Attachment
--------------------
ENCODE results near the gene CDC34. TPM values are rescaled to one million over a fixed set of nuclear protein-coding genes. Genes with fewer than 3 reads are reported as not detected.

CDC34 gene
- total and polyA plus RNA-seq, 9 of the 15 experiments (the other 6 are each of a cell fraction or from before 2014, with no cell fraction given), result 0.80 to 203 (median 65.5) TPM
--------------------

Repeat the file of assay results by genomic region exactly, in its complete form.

ENCODE results near the gene CDC34. TPM values are rescaled to one million over a fixed set of nuclear protein-coding genes. Genes with fewer than 3 reads are reported as not detected.

CDC34 gene
- total and polyA plus RNA-seq, 9 of the 15 experiments (the other 6 are each of a cell fraction or from before 2014, with no cell fraction given), result 0.80 to 203 (median 65.5) TPM